It ought to be a part of the conversation that public intellectuals engage in if we have to see “the importance of learning to play well with others—and then how to think for ourselves”.
Martha Nussbaum is of the view that democracy needs humanities in order to guarantee a collective commitment to social responsibility. From classical antiquity, humanities and the arts have been considered essential education for a free individual active in civic life. Effective problem-solving requires strong analytical and creative processes that lead to unconventional approaches which constantly challenge established notions.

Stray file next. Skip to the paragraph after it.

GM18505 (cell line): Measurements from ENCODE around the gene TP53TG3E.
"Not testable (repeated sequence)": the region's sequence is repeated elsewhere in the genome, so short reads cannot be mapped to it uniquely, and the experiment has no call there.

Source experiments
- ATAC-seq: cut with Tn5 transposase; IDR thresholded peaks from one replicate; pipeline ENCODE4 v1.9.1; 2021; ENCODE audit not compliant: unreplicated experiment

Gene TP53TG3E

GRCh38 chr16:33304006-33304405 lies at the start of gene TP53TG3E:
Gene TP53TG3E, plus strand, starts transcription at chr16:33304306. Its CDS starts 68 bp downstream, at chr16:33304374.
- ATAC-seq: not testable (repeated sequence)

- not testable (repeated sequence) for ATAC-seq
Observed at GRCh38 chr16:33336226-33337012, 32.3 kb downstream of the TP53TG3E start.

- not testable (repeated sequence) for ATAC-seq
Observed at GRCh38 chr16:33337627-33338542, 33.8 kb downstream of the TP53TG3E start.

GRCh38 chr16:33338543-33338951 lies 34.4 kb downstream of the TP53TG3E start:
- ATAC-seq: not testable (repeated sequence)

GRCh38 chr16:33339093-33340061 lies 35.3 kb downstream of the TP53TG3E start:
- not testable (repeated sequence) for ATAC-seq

With such an approach, the realm of education becomes a self-directed forum of ideas, conversation and debate. A broad spectrum of intellectual engagement can reinvigorate institutions of democracy that would otherwise wither if society does not pay constant attention to novelty and excellence. Let academics get on with what academics do best. Let them be judged by the quality of their minds and not by their political affiliations or ideological leanings.